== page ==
A letter of note (with advice for writers) from E. B. White

E B White

E. B. White, the American writer best known for his children’s books Charlotte’s Web and Stuart Little, was also a co-author of the authoritative language manual The Elements of Style (more commonly known as Strunk and White). The distinguished author contributed for several decades to The New Yorker, and it was on the letterhead of this storied publication that White sent a tardy reply to a letter from one of his fans, “Mike”, who had written to White asking for his advice on what an author had to do in order to get a book published.

Visit Without ellipses to read White’s considered reply …

White did actually share some of his more profound thoughts on the art of writing and those who attempt it. Here are some of his more pithy remarks on the subject:

“It is not often that someone comes along who is a true friend and a good writer.”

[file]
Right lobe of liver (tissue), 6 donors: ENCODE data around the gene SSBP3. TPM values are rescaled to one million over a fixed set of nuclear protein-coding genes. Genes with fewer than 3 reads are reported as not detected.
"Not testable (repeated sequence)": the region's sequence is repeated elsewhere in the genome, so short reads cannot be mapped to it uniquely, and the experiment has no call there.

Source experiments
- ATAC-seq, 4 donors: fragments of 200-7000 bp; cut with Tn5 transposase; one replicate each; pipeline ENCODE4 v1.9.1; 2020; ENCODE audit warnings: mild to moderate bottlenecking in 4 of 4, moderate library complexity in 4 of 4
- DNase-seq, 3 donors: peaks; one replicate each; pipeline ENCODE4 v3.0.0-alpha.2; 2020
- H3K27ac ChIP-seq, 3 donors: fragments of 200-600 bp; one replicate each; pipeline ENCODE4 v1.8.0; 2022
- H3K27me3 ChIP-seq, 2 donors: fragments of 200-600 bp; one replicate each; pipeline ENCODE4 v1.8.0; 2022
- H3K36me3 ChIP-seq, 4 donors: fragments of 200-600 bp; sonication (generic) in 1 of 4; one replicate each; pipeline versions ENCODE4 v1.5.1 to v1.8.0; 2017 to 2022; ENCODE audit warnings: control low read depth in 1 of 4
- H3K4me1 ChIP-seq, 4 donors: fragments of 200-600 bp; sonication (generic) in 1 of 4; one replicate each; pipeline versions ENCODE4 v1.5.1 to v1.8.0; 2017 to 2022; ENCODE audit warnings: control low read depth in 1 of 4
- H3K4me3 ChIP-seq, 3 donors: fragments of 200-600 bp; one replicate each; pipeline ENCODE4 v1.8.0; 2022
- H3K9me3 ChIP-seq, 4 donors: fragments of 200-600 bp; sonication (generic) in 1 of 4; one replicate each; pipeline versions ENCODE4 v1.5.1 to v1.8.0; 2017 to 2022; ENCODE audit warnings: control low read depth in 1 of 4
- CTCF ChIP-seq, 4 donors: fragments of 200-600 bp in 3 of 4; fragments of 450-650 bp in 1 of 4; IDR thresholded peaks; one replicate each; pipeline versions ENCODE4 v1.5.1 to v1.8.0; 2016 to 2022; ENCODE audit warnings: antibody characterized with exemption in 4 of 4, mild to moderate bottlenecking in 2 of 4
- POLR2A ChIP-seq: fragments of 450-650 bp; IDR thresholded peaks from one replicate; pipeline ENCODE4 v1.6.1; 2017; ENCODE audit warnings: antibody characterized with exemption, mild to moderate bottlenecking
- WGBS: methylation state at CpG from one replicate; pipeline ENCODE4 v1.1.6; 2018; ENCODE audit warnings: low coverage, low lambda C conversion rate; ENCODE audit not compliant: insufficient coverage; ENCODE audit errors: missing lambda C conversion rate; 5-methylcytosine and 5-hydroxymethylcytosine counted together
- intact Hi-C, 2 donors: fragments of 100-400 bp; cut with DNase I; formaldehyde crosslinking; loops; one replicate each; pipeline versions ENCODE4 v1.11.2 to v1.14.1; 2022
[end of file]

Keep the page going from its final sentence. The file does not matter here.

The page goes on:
“Commas in the New Yorker fall with the precision of knives in a circus act, outlining the victim.”

“Semi-colons only prove that the author has been to college.”

“I can only assume that your editorial writer tripped over the First Amendment and thought it was the office cat.”

“I don’t know which is more discouraging, literature or chickens.”

“A writer’s style reveals something of his spirit, his habits, his capacities, his bias … It is the Self escaping into the open.”

“I admire anybody who has the guts to write anything at all.”

“A writer who waits for ideal conditions under which to work will die without putting a word to paper.”

“Trust me, Wilbur. People are very gullible. They’ll believe anything they see in print.”

“Writing is both mask and unveiling.”

“Writing is an act of faith, not a trick of grammar.”

“Writing is hard work and bad for the health.”

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